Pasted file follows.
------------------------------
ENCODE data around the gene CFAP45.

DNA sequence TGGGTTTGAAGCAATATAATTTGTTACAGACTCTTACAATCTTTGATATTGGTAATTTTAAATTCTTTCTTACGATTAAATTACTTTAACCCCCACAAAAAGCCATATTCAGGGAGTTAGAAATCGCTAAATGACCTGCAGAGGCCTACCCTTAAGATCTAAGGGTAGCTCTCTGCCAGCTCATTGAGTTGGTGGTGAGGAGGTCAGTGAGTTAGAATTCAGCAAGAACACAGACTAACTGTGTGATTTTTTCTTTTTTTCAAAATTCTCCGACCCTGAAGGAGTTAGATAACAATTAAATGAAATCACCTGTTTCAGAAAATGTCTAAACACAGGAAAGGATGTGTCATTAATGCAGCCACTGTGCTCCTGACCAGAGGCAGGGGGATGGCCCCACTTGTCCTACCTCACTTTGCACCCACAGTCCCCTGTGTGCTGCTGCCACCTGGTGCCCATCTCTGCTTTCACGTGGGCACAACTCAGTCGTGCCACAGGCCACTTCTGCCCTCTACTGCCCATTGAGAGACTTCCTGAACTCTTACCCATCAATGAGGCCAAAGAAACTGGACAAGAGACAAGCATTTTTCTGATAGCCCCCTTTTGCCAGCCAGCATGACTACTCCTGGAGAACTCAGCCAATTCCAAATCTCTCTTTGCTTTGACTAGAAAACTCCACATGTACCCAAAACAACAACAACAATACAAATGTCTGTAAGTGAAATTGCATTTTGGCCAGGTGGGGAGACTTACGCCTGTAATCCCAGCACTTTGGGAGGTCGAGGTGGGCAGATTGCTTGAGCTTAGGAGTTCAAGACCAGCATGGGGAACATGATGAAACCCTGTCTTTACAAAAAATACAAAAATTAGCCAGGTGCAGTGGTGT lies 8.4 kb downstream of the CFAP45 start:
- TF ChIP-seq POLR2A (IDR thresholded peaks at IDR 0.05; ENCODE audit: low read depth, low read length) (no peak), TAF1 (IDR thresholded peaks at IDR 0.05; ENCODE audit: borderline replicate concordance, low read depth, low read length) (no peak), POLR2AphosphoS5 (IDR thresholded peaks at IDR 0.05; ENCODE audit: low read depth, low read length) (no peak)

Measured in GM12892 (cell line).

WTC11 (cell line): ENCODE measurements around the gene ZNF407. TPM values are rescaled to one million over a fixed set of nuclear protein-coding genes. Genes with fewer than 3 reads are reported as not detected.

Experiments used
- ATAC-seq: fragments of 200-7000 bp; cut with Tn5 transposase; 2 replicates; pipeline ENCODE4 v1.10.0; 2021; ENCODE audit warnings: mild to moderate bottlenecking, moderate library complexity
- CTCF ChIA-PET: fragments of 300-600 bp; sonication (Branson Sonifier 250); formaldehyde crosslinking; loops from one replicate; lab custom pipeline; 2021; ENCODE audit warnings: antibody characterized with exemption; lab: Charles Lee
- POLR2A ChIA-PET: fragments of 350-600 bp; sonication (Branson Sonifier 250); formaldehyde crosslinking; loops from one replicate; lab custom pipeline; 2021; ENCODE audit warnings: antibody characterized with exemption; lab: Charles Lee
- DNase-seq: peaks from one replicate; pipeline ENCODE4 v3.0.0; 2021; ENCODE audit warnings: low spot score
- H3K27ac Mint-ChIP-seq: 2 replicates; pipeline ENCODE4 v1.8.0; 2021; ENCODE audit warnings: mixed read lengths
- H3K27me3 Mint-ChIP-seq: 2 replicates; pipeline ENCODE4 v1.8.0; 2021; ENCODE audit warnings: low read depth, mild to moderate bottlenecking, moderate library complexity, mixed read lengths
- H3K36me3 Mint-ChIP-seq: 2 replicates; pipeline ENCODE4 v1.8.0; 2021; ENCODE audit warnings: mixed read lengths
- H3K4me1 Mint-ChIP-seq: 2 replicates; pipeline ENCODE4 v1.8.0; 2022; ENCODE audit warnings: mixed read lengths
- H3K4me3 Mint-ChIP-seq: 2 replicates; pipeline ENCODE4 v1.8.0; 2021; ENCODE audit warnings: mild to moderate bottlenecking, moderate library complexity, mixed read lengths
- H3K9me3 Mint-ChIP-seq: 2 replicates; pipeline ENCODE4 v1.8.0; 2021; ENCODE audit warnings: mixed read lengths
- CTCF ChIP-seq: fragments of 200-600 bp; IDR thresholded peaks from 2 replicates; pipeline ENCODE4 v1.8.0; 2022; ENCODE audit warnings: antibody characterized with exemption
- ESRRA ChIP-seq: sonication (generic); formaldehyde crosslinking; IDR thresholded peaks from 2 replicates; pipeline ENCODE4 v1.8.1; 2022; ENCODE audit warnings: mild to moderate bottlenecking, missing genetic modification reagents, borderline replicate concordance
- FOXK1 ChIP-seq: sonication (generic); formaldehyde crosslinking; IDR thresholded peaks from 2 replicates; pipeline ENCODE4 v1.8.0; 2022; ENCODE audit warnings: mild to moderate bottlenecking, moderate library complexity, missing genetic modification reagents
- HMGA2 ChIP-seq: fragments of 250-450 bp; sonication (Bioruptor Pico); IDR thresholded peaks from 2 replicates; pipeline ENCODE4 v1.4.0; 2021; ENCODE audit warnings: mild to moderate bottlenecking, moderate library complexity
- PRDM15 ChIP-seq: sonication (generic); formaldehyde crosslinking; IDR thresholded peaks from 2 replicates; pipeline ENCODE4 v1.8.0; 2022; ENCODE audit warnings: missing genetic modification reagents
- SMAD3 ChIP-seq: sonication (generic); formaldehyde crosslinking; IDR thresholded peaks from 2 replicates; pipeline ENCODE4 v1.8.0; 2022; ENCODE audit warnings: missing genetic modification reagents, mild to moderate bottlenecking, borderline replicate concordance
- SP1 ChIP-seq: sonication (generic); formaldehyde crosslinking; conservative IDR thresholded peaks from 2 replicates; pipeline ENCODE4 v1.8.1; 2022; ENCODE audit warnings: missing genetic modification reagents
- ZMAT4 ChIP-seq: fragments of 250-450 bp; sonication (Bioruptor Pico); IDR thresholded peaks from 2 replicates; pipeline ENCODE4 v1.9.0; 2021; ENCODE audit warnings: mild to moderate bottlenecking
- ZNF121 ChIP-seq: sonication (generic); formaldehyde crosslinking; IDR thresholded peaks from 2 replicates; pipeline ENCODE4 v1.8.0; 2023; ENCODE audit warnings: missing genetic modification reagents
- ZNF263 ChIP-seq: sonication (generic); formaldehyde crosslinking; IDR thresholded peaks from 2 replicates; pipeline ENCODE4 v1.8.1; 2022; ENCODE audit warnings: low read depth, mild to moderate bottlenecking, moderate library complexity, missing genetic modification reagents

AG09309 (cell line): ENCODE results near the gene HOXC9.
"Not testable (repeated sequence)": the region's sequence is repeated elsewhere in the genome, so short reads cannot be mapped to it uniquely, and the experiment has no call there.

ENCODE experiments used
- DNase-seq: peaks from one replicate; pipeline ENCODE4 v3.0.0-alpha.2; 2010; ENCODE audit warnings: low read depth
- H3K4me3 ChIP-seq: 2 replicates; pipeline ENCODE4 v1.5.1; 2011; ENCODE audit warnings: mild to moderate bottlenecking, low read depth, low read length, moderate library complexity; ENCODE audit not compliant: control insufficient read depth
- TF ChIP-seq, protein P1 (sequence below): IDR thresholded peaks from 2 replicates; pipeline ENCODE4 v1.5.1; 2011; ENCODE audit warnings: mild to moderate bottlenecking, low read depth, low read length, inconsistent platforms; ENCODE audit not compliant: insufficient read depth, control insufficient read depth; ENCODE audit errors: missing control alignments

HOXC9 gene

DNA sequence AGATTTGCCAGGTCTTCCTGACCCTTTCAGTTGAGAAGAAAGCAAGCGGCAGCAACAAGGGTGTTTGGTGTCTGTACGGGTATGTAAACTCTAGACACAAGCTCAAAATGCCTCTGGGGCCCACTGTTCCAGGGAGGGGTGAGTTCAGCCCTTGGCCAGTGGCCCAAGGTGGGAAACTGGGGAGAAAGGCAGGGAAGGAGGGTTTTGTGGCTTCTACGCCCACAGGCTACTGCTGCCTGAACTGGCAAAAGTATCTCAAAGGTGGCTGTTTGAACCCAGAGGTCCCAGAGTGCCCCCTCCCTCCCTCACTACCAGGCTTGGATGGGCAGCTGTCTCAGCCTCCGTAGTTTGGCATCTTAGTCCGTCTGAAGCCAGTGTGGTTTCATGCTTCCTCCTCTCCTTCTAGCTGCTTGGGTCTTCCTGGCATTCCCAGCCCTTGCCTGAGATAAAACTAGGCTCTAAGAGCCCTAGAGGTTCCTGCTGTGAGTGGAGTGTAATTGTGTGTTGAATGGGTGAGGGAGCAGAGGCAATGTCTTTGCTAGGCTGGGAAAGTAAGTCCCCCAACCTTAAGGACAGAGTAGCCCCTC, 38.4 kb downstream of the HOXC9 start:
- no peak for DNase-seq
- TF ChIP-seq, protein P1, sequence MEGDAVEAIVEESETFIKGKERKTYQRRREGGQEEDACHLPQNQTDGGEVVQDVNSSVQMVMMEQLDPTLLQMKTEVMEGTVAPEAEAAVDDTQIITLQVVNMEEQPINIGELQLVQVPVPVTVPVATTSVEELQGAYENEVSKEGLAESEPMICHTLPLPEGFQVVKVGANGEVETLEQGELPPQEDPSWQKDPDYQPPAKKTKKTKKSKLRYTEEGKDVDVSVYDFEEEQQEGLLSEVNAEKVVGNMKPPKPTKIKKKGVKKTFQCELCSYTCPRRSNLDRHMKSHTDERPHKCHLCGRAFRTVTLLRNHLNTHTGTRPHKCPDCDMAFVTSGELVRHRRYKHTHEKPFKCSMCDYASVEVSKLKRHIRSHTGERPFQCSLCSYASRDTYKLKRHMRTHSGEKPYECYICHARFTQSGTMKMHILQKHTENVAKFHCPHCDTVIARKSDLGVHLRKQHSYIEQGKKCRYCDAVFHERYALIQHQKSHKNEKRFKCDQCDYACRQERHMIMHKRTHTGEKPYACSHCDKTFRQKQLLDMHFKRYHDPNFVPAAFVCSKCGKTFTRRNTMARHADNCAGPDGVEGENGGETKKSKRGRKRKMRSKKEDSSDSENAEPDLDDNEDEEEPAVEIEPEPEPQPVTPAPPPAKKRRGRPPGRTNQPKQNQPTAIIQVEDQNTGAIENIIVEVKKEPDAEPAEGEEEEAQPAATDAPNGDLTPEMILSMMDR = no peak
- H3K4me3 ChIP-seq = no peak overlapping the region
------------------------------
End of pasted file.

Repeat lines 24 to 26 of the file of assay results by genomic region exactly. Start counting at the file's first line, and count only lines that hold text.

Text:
- ZMAT4 ChIP-seq: fragments of 250-450 bp; sonication (Bioruptor Pico); IDR thresholded peaks from 2 replicates; pipeline ENCODE4 v1.9.0; 2021; ENCODE audit warnings: mild to moderate bottlenecking
- ZNF121 ChIP-seq: sonication (generic); formaldehyde crosslinking; IDR thresholded peaks from 2 replicates; pipeline ENCODE4 v1.8.0; 2023; ENCODE audit warnings: missing genetic modification reagents
- ZNF263 ChIP-seq: sonication (generic); formaldehyde crosslinking; IDR thresholded peaks from 2 replicates; pipeline ENCODE4 v1.8.1; 2022; ENCODE audit warnings: low read depth, mild to moderate bottlenecking, moderate library complexity, missing genetic modification reagents